Dubai: While there has been a sharp rise in booking enquiries, airlines will start to feel the benefits of UK’s no-quarantine deal with the UAE more gradually. And that’s because of the one-month lockdown that’s in place in the UK.
From November 14, UAE-UK flight services will operate on an “air corridor” basis, which means passengers don’t have to go through quarantine.
But “travel corridors have to date not worked - rapid changes by governments around entry requirements have frustrated the airlines attempts to launch operations within corridors,” said John Grant, Partner at Midas Aviation. “While it remains a great sound byte, the reality is that until we have vaccines, common acceptance process between countries and consistent testing protocols, these are just small gestures.”
Demand from the get-go
In fact, demand on this sector had been growing consistently – since July when Dubai allowed tourists to make a return. And Emirates made one of its first deployments of the A380 on the Heathrow sector to meet rising demand.
This is what the latest lockdown has disrupted. The decision has generated sufficient heat from within the UK, with many believing this is the wrong way for the UK to go about countering COVID-19. And especially what it will mean for the economy and businesses, still far from any recovery.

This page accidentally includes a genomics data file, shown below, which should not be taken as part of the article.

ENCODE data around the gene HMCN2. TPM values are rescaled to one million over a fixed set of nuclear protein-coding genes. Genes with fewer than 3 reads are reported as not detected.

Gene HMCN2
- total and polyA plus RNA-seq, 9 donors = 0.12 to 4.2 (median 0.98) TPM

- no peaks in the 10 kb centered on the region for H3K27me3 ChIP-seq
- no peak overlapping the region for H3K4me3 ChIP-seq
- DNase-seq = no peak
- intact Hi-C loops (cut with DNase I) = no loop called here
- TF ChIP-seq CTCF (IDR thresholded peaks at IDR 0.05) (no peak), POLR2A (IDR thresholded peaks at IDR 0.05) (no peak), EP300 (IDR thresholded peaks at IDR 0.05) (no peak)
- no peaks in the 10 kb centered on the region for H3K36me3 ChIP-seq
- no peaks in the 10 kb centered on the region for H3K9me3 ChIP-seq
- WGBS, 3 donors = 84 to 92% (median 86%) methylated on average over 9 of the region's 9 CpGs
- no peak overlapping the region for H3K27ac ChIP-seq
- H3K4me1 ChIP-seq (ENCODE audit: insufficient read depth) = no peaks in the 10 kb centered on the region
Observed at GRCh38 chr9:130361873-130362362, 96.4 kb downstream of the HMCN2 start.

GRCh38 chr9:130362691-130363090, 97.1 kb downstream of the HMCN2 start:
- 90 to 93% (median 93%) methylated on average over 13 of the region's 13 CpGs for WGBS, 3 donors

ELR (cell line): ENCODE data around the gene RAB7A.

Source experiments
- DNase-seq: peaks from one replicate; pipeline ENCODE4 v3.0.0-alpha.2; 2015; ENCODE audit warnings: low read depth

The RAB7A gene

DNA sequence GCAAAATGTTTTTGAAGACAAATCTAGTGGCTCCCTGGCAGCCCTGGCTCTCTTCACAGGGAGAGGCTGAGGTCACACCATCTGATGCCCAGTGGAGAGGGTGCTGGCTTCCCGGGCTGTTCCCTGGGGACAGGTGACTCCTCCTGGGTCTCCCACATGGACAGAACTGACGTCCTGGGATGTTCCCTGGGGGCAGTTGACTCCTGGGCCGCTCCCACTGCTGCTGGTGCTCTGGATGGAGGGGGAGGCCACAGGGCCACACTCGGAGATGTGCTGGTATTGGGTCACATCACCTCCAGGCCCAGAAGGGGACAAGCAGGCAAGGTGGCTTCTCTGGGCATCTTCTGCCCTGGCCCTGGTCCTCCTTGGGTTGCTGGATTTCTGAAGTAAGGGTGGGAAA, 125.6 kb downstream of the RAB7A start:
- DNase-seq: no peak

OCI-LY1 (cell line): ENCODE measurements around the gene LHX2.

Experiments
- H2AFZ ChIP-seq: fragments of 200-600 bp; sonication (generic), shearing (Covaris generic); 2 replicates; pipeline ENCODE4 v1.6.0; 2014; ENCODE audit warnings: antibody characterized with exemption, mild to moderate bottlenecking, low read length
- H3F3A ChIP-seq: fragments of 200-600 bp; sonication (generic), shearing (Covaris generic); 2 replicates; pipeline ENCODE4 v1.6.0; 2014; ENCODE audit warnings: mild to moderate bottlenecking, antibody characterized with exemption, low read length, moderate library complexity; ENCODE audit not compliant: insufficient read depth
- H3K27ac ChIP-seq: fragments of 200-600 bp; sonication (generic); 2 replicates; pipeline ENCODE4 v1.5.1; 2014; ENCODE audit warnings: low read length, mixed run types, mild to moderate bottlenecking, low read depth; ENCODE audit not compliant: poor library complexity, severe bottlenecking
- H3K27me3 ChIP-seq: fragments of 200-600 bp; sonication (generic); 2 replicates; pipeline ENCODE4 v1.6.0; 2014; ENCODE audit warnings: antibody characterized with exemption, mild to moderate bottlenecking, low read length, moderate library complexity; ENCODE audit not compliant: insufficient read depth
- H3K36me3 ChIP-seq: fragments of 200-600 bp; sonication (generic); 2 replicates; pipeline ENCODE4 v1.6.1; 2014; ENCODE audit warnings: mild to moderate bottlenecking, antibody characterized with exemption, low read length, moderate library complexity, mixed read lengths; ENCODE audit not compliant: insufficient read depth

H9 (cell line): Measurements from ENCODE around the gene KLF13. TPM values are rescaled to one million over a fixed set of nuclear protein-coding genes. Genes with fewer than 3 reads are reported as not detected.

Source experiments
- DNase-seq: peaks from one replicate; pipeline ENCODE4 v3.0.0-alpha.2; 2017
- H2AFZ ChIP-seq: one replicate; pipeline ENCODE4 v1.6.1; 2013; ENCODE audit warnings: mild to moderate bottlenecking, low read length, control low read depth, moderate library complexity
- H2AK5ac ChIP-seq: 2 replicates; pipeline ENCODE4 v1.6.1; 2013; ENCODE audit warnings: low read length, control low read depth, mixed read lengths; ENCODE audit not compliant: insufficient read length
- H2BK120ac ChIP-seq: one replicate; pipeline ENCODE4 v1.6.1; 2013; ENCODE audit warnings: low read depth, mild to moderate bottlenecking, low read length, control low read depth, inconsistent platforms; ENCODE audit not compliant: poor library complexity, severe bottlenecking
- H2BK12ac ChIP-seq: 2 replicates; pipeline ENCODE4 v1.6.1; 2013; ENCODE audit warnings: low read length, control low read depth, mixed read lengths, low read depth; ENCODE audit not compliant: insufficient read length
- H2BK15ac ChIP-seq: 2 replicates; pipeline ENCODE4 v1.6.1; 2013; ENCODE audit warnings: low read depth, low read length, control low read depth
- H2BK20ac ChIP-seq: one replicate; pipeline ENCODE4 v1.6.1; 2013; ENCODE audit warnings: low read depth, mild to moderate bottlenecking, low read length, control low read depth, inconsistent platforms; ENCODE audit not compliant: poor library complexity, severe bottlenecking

Will fares be hit?
Despite the removal of quarantine needs and the replacement by an air corridor arrangement, UAE airlines will face a hard time filling seats as parts of UK still remain under a one-month lockdown that will last till December.
A seat on a British Airways flight to London costs about Dh1,200, while Emirates charges between Dh1,600 to Dh1,700. Fares are now more or less the same when compared to levels seen in recent weeks. According to travel agents, ticket prices are hardly a good indicator of demand now.
“As for potential increases in fares, there is plenty of capacity around for travellers to select flights without an increase in fares,” said Grant.
“It is not clear how much of a difference this travel corridor announcement will really make in the near term,” said Sanjiv Kapoor, an airline industry veteran and former chief strategy and commercial officer at India’s Vistara. “Especially now as the UK is in lockdown again and, once there, presumably UAE visitors will have to still follow the lockdown guidelines. “However, once the UK lifts its lockdown, one would expect to see a surge of visitors from the UAE who have been waiting to visit the UK for business, leisure, shopping, or to visit friends and family.”
What’s surprising about this lockdown is that the UK allows arrivals into the country, but has cut off all non-essential travel for its own residents. This, Kapoor says, might prove counter-productive.
“Most countries that have successfully controlled the spread of COVID-19 have done in the other way around – allowed people to leave freely, but strictly limited arrivals.”
Kapoor added that the move does not the address the risk of UAE-origin travelers getting exposed to others on the aircraft, who originate their journeys elsewhere and may be asymptomatic carriers.